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Spotting a Wild Tiger, Panna Tiger Reserve, India

00 Panna Tiger Reserve

It’s a rough bumpy 45 km ride from Khajuraho to the Panna Tiger Reserve — but it turned out to be very worthwhile.
A Brief Background of the Panna Tiger Reserve
The Panna Tiger Reserve is part of Panna National Park, which is a large swath of nature in one of the world’s most densely populated countries, having an area of 542.67 km2 (209.53 mi2).  The reserve has grass habitat with extensive open woodlands, and plateaus punctuated by gorges.  Life here depends on the Ken river and its tributary streams, which sustain everything you see.  The area was declared a Biosphere Reserve in 2011.
India has the world’s largest surviving tiger population.  In 1993 Panna was declared India’s twenty-second Tiger reserve and placed under the Protection …

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Shopping in Jojawar, Rajasthan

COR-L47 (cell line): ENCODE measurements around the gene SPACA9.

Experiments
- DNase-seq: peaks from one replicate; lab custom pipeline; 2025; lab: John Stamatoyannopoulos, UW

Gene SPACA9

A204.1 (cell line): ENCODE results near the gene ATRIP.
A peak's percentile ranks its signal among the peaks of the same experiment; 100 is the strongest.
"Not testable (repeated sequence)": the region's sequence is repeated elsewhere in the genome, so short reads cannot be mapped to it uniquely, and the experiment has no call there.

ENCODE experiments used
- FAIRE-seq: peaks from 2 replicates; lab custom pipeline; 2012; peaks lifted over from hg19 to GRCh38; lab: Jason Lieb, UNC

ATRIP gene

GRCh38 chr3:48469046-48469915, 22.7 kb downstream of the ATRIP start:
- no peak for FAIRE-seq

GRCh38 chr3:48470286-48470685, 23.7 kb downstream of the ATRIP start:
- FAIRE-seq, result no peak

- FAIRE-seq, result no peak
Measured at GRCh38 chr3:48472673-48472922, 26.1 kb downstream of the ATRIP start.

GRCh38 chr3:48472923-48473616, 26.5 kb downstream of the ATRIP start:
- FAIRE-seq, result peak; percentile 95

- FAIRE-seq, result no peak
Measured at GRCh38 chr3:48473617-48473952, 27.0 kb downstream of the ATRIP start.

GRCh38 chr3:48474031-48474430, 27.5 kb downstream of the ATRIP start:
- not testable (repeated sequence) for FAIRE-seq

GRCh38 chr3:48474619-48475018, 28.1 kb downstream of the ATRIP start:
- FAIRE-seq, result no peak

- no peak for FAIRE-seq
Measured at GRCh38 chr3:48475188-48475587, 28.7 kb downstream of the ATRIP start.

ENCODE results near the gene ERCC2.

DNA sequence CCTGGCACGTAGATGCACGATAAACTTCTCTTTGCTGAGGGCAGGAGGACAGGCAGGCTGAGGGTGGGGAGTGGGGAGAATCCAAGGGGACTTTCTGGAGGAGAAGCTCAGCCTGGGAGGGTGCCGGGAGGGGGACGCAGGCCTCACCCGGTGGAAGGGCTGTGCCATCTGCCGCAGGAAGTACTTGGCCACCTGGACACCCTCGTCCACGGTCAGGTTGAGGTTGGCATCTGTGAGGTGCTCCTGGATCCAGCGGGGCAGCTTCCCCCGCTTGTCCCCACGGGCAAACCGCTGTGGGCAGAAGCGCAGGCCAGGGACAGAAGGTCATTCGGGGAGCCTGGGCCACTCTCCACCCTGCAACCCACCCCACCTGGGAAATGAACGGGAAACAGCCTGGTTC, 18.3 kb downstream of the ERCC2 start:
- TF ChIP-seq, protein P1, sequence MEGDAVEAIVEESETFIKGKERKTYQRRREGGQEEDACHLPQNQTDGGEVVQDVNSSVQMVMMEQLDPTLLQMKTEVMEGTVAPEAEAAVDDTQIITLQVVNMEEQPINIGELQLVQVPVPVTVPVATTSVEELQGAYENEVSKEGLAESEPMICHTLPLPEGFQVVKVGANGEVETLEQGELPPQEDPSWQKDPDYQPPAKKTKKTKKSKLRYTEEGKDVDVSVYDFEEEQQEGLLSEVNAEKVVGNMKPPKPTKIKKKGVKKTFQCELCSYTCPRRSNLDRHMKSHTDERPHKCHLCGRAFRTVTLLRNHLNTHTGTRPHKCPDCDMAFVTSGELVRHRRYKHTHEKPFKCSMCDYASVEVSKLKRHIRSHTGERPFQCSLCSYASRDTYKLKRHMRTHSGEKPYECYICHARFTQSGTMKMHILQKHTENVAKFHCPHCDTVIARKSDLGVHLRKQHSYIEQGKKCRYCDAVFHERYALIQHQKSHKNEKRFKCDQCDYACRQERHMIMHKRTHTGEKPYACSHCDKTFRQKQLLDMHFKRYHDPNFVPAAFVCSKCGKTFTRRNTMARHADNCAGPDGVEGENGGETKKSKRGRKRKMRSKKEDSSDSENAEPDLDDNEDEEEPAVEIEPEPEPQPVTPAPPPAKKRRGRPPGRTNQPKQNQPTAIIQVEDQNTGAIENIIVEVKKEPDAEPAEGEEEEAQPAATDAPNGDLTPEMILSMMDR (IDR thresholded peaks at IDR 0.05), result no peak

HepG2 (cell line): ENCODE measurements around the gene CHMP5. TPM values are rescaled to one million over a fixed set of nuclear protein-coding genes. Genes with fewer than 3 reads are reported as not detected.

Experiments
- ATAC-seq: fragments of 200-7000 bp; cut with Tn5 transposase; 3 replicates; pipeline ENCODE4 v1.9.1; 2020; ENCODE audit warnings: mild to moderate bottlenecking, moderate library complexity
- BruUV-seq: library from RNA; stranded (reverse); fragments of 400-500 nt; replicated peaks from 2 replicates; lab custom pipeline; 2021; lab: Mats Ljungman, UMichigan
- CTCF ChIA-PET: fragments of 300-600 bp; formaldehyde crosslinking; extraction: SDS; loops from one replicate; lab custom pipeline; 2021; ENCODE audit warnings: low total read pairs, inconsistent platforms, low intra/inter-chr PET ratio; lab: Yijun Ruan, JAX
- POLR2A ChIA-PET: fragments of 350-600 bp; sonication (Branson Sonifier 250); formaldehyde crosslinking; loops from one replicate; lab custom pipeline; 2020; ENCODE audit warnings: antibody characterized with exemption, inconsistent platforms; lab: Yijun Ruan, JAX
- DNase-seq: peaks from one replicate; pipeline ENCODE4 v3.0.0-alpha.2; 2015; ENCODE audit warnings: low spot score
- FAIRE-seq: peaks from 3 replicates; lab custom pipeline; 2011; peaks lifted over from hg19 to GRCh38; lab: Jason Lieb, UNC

02 Shopping

Jojawar is a small city in Rajasthan. Walking its streets is a good way to get a feel for how the people in the region sell their goods, shop, and live.
We spent a few days in Jojawar and had several opportunities to explore the area near our hotel. There were a large assortment of vendors selling everything from textiles and clothes, fruits, vegetables and other foodstuffs, to assorted commonly used household goods.
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“Pic of the Week”, February 26, 2021: A Parade in Jojawar

04 Parade

Our entry into the city of Jojawar was delayed by a traffic jam.  When we got out of our vehicle to see the reason why, we encountered this parade on the city’s main street.
I never did find out what the reason for this gathering was — perhaps a Jain celebration?  But the colors, music, chanting and enthusiasm of the celebration were engaging and evident. 
Within 10 minutes it was over and we resumed our journey to our hotel.   But I did gain an appreciation for how people in India love to celebrate.